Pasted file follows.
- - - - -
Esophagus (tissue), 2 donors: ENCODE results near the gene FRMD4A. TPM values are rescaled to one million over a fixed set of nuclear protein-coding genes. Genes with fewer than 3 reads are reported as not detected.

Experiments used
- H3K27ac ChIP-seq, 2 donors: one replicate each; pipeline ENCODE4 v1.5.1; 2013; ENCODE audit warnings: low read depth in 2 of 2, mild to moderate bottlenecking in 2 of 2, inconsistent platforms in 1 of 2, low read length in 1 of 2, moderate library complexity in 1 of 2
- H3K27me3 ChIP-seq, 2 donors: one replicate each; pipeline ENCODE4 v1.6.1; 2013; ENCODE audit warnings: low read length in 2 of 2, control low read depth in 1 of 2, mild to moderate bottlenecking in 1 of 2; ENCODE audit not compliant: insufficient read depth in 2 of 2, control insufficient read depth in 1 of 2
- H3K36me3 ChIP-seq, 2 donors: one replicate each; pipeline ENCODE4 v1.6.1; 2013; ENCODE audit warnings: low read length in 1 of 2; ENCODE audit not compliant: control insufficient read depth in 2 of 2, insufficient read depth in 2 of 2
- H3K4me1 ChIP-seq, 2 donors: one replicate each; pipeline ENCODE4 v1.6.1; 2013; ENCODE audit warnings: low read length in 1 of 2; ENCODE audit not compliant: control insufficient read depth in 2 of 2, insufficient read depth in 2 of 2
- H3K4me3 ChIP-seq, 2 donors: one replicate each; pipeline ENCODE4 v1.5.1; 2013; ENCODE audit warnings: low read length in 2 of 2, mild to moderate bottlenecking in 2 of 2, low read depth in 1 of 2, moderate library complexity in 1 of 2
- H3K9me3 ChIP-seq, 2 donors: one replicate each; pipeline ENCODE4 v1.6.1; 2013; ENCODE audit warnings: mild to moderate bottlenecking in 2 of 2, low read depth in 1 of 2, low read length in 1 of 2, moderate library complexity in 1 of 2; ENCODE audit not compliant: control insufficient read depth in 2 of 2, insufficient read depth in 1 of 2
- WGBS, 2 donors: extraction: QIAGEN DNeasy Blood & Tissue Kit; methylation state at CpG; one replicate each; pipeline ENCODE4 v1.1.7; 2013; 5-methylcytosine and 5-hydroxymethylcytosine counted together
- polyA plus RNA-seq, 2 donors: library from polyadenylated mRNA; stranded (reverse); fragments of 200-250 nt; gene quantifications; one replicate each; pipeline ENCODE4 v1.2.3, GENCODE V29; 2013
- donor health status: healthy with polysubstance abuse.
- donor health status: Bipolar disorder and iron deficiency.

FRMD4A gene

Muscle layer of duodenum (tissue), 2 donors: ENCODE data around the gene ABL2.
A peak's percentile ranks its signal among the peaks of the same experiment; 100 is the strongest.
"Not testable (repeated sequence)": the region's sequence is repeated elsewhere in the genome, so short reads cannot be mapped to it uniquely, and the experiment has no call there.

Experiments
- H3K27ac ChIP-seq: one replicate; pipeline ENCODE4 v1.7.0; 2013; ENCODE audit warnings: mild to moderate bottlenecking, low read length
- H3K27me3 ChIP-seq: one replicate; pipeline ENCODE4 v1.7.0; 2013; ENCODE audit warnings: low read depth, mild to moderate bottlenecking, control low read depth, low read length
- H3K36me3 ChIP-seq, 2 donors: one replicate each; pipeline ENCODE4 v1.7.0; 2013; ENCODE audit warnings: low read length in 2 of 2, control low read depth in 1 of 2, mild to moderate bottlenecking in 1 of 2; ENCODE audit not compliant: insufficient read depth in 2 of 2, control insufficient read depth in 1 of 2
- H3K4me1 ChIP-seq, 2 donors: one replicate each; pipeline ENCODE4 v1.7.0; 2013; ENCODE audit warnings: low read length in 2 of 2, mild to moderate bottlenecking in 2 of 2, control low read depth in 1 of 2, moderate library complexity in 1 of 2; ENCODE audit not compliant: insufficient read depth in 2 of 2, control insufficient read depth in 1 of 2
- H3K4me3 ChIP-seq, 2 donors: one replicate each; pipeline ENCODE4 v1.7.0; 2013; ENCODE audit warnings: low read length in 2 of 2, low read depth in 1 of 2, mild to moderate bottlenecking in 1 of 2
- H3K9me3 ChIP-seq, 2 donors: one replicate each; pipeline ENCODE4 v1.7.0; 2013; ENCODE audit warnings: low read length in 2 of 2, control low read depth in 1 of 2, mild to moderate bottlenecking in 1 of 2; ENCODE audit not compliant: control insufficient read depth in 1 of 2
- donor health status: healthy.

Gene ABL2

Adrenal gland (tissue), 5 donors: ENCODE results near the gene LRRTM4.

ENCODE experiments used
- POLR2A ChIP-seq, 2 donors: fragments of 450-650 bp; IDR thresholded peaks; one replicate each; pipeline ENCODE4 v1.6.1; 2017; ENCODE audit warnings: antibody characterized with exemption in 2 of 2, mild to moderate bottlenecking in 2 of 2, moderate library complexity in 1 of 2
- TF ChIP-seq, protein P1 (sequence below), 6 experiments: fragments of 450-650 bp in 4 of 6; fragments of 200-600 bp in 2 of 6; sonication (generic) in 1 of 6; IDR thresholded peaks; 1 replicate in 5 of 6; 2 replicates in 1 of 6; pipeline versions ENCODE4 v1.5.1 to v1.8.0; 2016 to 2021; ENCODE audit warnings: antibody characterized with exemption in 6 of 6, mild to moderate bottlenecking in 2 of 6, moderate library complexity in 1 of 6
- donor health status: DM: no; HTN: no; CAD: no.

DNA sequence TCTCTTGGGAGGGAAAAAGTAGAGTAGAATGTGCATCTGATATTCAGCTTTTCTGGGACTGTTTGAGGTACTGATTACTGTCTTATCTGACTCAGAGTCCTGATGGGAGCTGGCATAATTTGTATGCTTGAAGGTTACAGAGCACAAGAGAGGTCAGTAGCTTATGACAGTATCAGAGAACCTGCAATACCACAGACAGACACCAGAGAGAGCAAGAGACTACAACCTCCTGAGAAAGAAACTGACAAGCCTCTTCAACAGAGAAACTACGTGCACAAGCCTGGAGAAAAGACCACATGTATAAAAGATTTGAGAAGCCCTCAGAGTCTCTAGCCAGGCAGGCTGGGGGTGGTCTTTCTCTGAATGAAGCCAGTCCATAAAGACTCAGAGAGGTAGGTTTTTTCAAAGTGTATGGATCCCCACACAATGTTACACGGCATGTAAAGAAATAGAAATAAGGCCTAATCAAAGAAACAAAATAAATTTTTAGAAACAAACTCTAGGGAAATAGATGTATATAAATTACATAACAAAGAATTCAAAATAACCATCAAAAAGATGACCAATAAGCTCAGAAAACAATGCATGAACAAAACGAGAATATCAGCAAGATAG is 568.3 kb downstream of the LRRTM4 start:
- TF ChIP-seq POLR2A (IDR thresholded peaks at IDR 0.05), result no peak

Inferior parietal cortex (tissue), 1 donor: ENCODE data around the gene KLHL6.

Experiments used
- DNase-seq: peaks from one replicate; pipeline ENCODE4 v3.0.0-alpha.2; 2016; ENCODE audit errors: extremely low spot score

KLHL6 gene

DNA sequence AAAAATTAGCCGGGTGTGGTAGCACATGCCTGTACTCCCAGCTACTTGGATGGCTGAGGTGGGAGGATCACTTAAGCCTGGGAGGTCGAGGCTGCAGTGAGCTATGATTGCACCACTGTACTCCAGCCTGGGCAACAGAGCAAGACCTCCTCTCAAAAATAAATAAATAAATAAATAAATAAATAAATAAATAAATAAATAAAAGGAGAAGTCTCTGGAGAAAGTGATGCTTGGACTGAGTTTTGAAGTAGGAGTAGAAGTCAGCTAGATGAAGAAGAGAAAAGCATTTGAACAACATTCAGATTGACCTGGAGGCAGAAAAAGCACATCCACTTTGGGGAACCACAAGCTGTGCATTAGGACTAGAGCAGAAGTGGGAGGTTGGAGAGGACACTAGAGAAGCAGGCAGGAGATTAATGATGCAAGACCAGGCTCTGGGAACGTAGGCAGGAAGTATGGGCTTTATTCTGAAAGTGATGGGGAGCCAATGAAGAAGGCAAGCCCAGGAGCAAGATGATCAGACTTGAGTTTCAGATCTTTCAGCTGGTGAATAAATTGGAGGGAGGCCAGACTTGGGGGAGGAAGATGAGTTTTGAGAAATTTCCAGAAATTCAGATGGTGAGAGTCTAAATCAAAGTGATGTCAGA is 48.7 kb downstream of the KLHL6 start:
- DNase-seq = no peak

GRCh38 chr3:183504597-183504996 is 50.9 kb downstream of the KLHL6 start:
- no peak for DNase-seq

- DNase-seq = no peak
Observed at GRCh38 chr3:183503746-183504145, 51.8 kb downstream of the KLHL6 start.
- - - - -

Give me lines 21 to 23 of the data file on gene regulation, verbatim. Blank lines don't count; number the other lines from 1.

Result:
- H3K4me1 ChIP-seq, 2 donors: one replicate each; pipeline ENCODE4 v1.7.0; 2013; ENCODE audit warnings: low read length in 2 of 2, mild to moderate bottlenecking in 2 of 2, control low read depth in 1 of 2, moderate library complexity in 1 of 2; ENCODE audit not compliant: insufficient read depth in 2 of 2, control insufficient read depth in 1 of 2
- H3K4me3 ChIP-seq, 2 donors: one replicate each; pipeline ENCODE4 v1.7.0; 2013; ENCODE audit warnings: low read length in 2 of 2, low read depth in 1 of 2, mild to moderate bottlenecking in 1 of 2
- H3K9me3 ChIP-seq, 2 donors: one replicate each; pipeline ENCODE4 v1.7.0; 2013; ENCODE audit warnings: low read length in 2 of 2, control low read depth in 1 of 2, mild to moderate bottlenecking in 1 of 2; ENCODE audit not compliant: control insufficient read depth in 1 of 2